The report of sir James Douglas’s death, and that he had left the general heir to his possessions, was quickly diffused among all their connexions. Many persons who had but a slight acquaintance with the general and his lady left their cards, eager to visit them, now they were considered as wealthy. Those who imagined they had inherited a splendid fortune were astonished at not finding them in magnificent lodgings. They expressed their wonder,der, C7r 37 der, when they left them, to each other, at their living so retired, and not assuming the title, as Mrs. Douglas in that case was lady Douglas. However, they thought proper to conjecture, that as probably they had not yet received much money, the general and his lady wished to live in retirement till their affairs were quite arranged, and they could introduce their children into the fashionable world with great eclat.

Mrs. Fane was agreeably surprised by unexpectedly meeting her friend, whom she tenderly loved, and entered into all her joys and sorrows. She was quite gratified that she had taken refuge at her country-house in the hour of perplexity and distress. To enjoy the society of Mrs. Douglas, after so long a separation, Mrs. Fane purposely remained some days longer in town than she had intended. This was a mutual satisfaction to the friends; and Mrs. Fane entreated, that till Treharne was rendered habitable, the generalneral C7v 38 neral and Mrs. Douglas would consider hers as their country-house: it would be very convenient, Mrs. Fane observed, to be near the spot, to superintend the workmen, when they were employed on the repairs necessary to make the building comfortable.

From never having been accustomed to the disagreeable practice people have in London of staring rudely at every female, even if old and ugly, as well as handsome, Rose and Jane found this ill-bred trick annoying and unpleasant. One gentleman, whose figure was not in the least prepossessing, between fifty and sixty years of age, with eyes bleared and encircled with red, was exceedingly troublesome to them. They met him in Hyde Park, where they had previously seen him some days before. He followed them from the Park, and began speaking in a gallant manner. They answered not, but turning into Piccadilly, entered a shop to avoid him, and waited there a considerable time, C8r 39 time, with the hope of getting rid of him; but, to their extreme mortification, when they came out he was still watching.

They went into several shops afterwards, perceiving that he continued to follow; but all to no purpose, as he persevered in his attendance, till they were obliged to go home. By this method he discovered where they lived, to their excessive mortification.

From this period he became quite an annoyance, and was constantly walking or riding by the house, and they scarcely ever dared approach the windows, from the fear of seeing him, as whenever he caught a glimpse of either, he bowed, smiled, or kissed his hand.

Rose had received three letters from sir Eglamour—two when he was marching to Portsmouth for embarkation, and one when he was on board, and ready to sail. He mentioned in the last that he did not then know to what place they were going.

Soon after their arrival in town, a letter from C8v 40 from him was forwarded that had been sent to Treharne. It was not an answer to the one she had written, informing him of their journey to London, but to that he had previously received from her, when he was at Portsmouth, detained by the wind. Sir Eglamour had written this from the coast of Holland, to which place the expedition in which he was engaged was now known to be destined. He requested she would not be uneasy if she did not hear again from him for two or three months, as he should be continually moving about with the army: frequent skirmishes and other engagements, which would cause his constant change of residence, must prevent his writing. He concluded with observing that, although he had an incurable wound in his heart, he hoped he should return unhurt in every other respect, that her constancy might not be shaken by his being disfigured. However, he trusted if the fate of war deprived him of a leg or an arm, that she would C9r 41 would not behave to him as the lady did to her lover in Marmontel’s Tales.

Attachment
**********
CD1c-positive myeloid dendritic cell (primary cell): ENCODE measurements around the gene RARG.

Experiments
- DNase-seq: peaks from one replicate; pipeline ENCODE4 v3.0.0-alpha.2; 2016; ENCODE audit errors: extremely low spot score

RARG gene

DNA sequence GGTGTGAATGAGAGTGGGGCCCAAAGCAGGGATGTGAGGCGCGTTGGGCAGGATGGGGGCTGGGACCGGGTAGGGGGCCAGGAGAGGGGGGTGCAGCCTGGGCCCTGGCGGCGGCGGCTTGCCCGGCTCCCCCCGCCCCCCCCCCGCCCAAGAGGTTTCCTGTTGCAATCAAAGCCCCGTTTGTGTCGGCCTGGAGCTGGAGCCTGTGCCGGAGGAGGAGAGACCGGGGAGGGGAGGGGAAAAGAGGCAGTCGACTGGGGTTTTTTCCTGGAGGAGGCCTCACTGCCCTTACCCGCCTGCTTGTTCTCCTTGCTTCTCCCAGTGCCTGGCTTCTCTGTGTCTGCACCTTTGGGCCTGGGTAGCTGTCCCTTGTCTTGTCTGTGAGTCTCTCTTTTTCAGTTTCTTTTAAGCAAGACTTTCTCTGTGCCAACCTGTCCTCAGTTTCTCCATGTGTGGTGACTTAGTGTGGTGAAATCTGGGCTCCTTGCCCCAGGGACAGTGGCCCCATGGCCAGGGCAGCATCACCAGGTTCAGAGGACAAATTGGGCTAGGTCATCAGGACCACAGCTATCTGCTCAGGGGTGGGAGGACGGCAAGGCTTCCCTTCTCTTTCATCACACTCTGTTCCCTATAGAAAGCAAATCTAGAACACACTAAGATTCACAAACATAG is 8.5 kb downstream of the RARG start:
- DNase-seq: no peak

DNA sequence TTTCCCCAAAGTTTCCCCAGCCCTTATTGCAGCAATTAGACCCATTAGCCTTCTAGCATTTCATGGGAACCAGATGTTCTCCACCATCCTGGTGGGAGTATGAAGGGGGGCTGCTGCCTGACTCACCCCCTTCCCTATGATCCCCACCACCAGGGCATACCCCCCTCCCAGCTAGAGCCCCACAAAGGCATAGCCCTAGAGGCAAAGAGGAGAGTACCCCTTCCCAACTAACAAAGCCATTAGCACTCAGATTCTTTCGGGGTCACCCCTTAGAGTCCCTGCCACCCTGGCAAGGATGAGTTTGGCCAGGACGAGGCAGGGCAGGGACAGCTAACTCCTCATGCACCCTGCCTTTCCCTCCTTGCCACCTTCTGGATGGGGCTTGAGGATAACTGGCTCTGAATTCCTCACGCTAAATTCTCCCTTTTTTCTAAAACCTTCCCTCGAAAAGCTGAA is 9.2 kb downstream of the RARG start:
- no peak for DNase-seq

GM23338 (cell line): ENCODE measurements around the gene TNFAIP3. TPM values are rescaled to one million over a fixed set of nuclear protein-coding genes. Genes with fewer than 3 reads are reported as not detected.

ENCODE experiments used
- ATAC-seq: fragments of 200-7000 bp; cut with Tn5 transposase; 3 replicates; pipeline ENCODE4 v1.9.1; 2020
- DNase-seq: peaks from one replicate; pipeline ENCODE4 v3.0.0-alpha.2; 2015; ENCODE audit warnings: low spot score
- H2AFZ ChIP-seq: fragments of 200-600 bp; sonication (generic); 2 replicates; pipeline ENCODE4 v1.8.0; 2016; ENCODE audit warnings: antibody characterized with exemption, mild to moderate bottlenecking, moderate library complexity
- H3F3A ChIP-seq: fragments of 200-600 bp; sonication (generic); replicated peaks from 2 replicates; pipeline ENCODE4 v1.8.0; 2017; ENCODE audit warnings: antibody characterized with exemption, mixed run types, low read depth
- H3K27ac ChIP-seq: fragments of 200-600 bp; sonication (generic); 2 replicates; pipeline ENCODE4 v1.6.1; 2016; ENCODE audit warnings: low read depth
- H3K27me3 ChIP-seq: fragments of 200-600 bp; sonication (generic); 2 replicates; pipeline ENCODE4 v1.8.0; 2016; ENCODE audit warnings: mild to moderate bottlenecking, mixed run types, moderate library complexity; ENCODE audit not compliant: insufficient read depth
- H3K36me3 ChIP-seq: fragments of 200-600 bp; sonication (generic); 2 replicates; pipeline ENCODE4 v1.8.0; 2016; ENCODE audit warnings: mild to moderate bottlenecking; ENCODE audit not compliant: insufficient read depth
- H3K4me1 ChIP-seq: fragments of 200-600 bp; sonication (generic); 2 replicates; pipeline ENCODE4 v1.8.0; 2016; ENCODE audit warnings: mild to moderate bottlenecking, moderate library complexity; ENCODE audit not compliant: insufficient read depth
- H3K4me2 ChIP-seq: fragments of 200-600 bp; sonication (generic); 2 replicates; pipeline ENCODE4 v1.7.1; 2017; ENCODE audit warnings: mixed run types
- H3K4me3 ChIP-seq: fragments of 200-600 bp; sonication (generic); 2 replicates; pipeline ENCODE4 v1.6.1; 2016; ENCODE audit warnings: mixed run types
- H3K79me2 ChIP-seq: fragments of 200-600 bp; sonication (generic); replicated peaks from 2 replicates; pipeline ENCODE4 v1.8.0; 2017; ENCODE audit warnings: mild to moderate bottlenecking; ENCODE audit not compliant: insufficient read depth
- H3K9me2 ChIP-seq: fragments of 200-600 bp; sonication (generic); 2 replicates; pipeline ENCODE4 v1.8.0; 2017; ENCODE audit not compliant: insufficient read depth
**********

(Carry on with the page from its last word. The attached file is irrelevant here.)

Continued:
Rose sighed as she perused this, and thought that no event, misfortune, or alteration in his person, could weaken her attachment for him—so good, so brave, and noble-minded, and who truly loved. To restrain her tears at the idea of the dangers he had to encounter she found impossible, as the feeble consolation of hearing from him was now denied her.

The first time that she heard the newsman blowing his horn, she could not imagine the meaning of it; but when it was explained, and Rose learned that, on any intelligence arriving from abroad, he always announced it, by calling—Great news! extraordinary news! and sounding his horn loudly, her affectionate and feeling heart thrilled with agony and terror at the sound. Her whole frame would shake with agitation, fearful of any bad news from the army in Holland. Sometimes the newsman blew his horn late at night, C9v 42 night, when Rose was fast asleep. At this awful noise she awoke frequently, with the most horrible images impressed on her mind. She would fancy that a battle had been fought, and the recollection of her beloved sir Eglamour would be presented to her tortured imagination, perhaps wounded and bleeding. At that moment, how ardently did she wish that she had been his wife, that she might with propriety have shared his danger, attended upon him, and by her tender attention softened his pangs, if ill from wounds or fatigue! The damp climate of Holland was likewise very unfavourable for the health, and particularly for him, who was only lately recovered from the accident that introduced him to her.